The days of visiting the doctor for a routine antibiotic are over, or should be soon. As reported by the CDC, an astounding 2 million people every single year are identified as having an antibiotic-resistant strain of disease, and a full 23,000 of them die as a consequence. What’s causing it? Over-prescribing of antibiotics, or prescribing them when inappropriate. Truth be told, it is been calculated that as much has half of all prescribed antibiotics are not necessary or helpful.
According to Lauri Hicks, DO, medical epidemiologist at CDC’s National Center for Immunization and Respiratory Diseases, and medical director for the Get Smart: Know When Antibiotics Work program, “The reasons for this high frequency of inappropriate prescribing are complex. The most common justifications are diagnostic uncertainty, severe illness, and concern for patient satisfaction during their visit.”
Historically, patients would ask for an antibiotic for an upper respiratory illness, and health care professionals would comply, even though antibiotics are not effective in relieving viral infections. The switch now is for doctors to advise people to take over-the-counter meds, along with providing a delayed prescription – to be filled at a later date if signs and symptoms continue.
For the elderly, it is particularly crucial to guarantee antibiotics are prescribed only once truly warranted, in order to protect against antibiotic resistance. The CDC recommends taking the following actions:
- Precautionary measures. Receive vaccines for influenza, pneumonia, tetanus, diphtheria, pertussis, varicella/zoster meningococcal, and hepatitis, as recommended. Be diligent in personal hygiene, such as fastidious hand-washing repeatedly each day, and always prior to consuming food and after using the toilet. And, avoid close contact with other individuals who are sick.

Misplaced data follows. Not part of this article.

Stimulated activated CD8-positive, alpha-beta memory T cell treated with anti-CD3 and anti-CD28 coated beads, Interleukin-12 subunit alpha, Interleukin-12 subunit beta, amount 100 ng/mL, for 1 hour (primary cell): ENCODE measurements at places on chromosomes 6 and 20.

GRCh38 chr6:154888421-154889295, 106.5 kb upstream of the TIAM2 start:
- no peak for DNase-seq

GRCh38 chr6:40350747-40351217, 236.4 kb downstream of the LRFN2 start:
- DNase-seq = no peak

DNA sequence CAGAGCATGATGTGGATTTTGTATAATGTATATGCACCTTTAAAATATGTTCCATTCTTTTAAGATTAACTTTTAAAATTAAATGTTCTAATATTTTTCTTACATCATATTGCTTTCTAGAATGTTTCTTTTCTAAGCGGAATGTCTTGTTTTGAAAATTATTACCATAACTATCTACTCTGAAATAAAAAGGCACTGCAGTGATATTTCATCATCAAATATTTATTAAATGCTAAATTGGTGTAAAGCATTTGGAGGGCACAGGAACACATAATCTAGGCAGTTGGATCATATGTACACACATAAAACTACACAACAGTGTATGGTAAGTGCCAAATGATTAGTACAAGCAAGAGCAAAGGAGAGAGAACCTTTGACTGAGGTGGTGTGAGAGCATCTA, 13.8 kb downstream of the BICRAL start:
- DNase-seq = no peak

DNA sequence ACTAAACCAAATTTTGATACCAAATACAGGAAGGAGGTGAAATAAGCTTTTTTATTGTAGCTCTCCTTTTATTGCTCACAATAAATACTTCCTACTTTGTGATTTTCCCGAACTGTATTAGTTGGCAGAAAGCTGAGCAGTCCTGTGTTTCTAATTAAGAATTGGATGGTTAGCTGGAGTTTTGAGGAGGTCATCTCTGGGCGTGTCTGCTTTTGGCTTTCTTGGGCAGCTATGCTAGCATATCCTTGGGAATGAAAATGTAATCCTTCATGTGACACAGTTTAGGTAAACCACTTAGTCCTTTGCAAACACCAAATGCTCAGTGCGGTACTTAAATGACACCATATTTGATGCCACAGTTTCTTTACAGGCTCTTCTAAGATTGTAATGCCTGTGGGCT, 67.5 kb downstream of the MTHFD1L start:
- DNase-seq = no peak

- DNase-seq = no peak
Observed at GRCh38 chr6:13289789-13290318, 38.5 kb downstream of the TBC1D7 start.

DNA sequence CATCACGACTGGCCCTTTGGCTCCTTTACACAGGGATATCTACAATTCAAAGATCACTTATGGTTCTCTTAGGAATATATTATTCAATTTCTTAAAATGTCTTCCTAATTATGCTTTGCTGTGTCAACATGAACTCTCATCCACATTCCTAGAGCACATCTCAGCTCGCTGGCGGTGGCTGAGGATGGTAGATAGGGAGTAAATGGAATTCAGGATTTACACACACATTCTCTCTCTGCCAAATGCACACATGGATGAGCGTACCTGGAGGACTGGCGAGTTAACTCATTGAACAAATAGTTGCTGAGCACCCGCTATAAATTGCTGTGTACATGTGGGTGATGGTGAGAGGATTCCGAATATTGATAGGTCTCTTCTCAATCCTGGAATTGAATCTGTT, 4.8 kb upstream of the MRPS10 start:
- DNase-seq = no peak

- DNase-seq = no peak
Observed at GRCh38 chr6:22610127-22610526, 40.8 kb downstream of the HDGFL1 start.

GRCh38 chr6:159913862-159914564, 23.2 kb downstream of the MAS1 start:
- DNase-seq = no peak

- Cut back on antibiotic use. It is imperative that we all revise our mindset relating to the use of antibiotics, knowing that while they’re unquestionably beneficial under particular situations, they must be eliminated for normal viral infections. Talk with the doctor to weigh the advantages and disadvantages when an antibiotic is recommended.
- Ensure any complications are documented. If you do experience antibiotic-resistance, make sure to have the doctor report it. The CDC is amassing data to record information on antibiotic-resistant infections, factors behind those infections, and risk factors, with the intention to help prevent or lower the amount of incidents.
Development of new antibiotics and diagnostic tests is an ongoing process to attempt to stay ahead of resistant bacteria. Dr. Michael Bell, deputy director for the CDC’s Division of Healthcare Quality Promotion, shares, “We are approaching a cliff. If we don’t take steps to slow or stop drug resistance, we will fall back to a time when simple infections killed people.”
We can easily all do our part to help counter this harmful trend! Connect with Anthem Home Care for additional information on how we can help, such as through accompanying senior loved ones to healthcare appointments and to receive vaccinations, by making sure that the home environment is clean and sanitary, by providing nutritious meals to increase overall health, and much more. Give us a call at 361-643-2323 to learn more about our home care in Taft and the surrounding areas!